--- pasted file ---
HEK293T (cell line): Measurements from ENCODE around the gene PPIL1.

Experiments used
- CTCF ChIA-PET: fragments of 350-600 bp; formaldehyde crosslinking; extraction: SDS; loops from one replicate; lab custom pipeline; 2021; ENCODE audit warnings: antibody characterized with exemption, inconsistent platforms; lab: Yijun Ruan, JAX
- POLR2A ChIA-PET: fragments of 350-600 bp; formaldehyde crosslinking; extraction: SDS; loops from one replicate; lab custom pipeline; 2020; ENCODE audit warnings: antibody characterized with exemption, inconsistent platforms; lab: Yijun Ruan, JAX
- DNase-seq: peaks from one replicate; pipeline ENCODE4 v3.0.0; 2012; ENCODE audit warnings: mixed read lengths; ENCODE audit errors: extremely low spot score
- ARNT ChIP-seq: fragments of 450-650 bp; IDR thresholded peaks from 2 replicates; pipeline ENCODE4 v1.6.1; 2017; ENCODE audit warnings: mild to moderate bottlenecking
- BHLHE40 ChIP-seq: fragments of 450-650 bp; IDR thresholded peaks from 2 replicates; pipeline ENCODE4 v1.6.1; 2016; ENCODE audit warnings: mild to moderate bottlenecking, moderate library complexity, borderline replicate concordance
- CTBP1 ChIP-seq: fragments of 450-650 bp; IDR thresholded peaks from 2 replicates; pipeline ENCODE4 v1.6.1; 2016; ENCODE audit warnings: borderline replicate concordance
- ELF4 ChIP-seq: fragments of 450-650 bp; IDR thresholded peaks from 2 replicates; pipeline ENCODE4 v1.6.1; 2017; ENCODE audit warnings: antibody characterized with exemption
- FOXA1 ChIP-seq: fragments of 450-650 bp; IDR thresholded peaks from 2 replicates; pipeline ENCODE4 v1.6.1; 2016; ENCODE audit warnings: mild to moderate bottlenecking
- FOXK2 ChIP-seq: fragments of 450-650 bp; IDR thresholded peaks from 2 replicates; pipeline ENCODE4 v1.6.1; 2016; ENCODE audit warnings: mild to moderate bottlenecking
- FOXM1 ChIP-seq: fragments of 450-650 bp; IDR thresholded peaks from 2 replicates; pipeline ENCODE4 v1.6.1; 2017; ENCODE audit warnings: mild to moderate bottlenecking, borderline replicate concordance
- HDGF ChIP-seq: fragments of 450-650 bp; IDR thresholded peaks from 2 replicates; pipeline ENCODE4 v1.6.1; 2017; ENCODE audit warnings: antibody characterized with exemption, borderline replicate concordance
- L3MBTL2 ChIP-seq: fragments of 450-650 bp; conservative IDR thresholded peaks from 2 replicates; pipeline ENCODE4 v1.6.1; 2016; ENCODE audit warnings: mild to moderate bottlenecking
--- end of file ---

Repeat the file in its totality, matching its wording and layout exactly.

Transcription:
HEK293T (cell line): Measurements from ENCODE around the gene PPIL1.

Experiments used
- CTCF ChIA-PET: fragments of 350-600 bp; formaldehyde crosslinking; extraction: SDS; loops from one replicate; lab custom pipeline; 2021; ENCODE audit warnings: antibody characterized with exemption, inconsistent platforms; lab: Yijun Ruan, JAX
- POLR2A ChIA-PET: fragments of 350-600 bp; formaldehyde crosslinking; extraction: SDS; loops from one replicate; lab custom pipeline; 2020; ENCODE audit warnings: antibody characterized with exemption, inconsistent platforms; lab: Yijun Ruan, JAX
- DNase-seq: peaks from one replicate; pipeline ENCODE4 v3.0.0; 2012; ENCODE audit warnings: mixed read lengths; ENCODE audit errors: extremely low spot score
- ARNT ChIP-seq: fragments of 450-650 bp; IDR thresholded peaks from 2 replicates; pipeline ENCODE4 v1.6.1; 2017; ENCODE audit warnings: mild to moderate bottlenecking
- BHLHE40 ChIP-seq: fragments of 450-650 bp; IDR thresholded peaks from 2 replicates; pipeline ENCODE4 v1.6.1; 2016; ENCODE audit warnings: mild to moderate bottlenecking, moderate library complexity, borderline replicate concordance
- CTBP1 ChIP-seq: fragments of 450-650 bp; IDR thresholded peaks from 2 replicates; pipeline ENCODE4 v1.6.1; 2016; ENCODE audit warnings: borderline replicate concordance
- ELF4 ChIP-seq: fragments of 450-650 bp; IDR thresholded peaks from 2 replicates; pipeline ENCODE4 v1.6.1; 2017; ENCODE audit warnings: antibody characterized with exemption
- FOXA1 ChIP-seq: fragments of 450-650 bp; IDR thresholded peaks from 2 replicates; pipeline ENCODE4 v1.6.1; 2016; ENCODE audit warnings: mild to moderate bottlenecking
- FOXK2 ChIP-seq: fragments of 450-650 bp; IDR thresholded peaks from 2 replicates; pipeline ENCODE4 v1.6.1; 2016; ENCODE audit warnings: mild to moderate bottlenecking
- FOXM1 ChIP-seq: fragments of 450-650 bp; IDR thresholded peaks from 2 replicates; pipeline ENCODE4 v1.6.1; 2017; ENCODE audit warnings: mild to moderate bottlenecking, borderline replicate concordance
- HDGF ChIP-seq: fragments of 450-650 bp; IDR thresholded peaks from 2 replicates; pipeline ENCODE4 v1.6.1; 2017; ENCODE audit warnings: antibody characterized with exemption, borderline replicate concordance
- L3MBTL2 ChIP-seq: fragments of 450-650 bp; conservative IDR thresholded peaks from 2 replicates; pipeline ENCODE4 v1.6.1; 2016; ENCODE audit warnings: mild to moderate bottlenecking